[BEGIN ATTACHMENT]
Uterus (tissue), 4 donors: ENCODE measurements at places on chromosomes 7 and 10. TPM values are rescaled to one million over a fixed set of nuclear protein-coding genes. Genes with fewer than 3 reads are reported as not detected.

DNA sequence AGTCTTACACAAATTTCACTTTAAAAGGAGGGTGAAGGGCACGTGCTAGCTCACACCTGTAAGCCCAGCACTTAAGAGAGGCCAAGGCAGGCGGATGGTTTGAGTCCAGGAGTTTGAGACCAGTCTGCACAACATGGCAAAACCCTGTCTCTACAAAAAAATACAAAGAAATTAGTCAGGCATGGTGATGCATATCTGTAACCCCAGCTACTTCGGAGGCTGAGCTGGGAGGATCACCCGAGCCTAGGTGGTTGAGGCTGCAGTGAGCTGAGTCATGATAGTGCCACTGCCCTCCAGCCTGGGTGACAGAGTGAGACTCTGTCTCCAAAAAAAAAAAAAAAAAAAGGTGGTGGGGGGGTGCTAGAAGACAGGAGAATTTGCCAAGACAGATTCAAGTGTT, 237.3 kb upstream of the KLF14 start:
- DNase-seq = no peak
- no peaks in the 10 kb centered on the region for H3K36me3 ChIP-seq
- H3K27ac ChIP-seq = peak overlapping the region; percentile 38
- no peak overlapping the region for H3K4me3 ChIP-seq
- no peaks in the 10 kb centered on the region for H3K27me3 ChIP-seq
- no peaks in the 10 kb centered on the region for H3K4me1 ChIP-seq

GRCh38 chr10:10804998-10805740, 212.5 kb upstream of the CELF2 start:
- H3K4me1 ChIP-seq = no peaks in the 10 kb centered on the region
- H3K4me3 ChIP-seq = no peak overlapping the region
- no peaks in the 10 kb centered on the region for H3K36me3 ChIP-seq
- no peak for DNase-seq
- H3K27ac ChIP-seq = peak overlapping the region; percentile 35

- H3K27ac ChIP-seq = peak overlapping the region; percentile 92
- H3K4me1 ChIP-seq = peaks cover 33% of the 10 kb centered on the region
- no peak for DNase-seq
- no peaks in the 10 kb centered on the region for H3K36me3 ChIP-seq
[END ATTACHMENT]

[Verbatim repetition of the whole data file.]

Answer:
Uterus (tissue), 4 donors: ENCODE measurements at places on chromosomes 7 and 10. TPM values are rescaled to one million over a fixed set of nuclear protein-coding genes. Genes with fewer than 3 reads are reported as not detected.

DNA sequence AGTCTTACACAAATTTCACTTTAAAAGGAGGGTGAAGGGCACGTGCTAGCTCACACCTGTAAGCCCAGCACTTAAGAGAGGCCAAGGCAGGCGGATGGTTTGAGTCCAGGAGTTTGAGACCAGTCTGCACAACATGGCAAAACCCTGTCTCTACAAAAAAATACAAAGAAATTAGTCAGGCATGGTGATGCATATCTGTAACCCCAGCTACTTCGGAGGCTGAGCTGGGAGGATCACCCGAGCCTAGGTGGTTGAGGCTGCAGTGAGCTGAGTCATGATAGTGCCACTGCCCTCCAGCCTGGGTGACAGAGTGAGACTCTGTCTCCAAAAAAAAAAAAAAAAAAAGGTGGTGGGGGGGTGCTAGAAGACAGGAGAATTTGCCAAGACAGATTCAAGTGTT, 237.3 kb upstream of the KLF14 start:
- DNase-seq = no peak
- no peaks in the 10 kb centered on the region for H3K36me3 ChIP-seq
- H3K27ac ChIP-seq = peak overlapping the region; percentile 38
- no peak overlapping the region for H3K4me3 ChIP-seq
- no peaks in the 10 kb centered on the region for H3K27me3 ChIP-seq
- no peaks in the 10 kb centered on the region for H3K4me1 ChIP-seq

GRCh38 chr10:10804998-10805740, 212.5 kb upstream of the CELF2 start:
- H3K4me1 ChIP-seq = no peaks in the 10 kb centered on the region
- H3K4me3 ChIP-seq = no peak overlapping the region
- no peaks in the 10 kb centered on the region for H3K36me3 ChIP-seq
- no peak for DNase-seq
- H3K27ac ChIP-seq = peak overlapping the region; percentile 35

- H3K27ac ChIP-seq = peak overlapping the region; percentile 92
- H3K4me1 ChIP-seq = peaks cover 33% of the 10 kb centered on the region
- no peak for DNase-seq
- no peaks in the 10 kb centered on the region for H3K36me3 ChIP-seq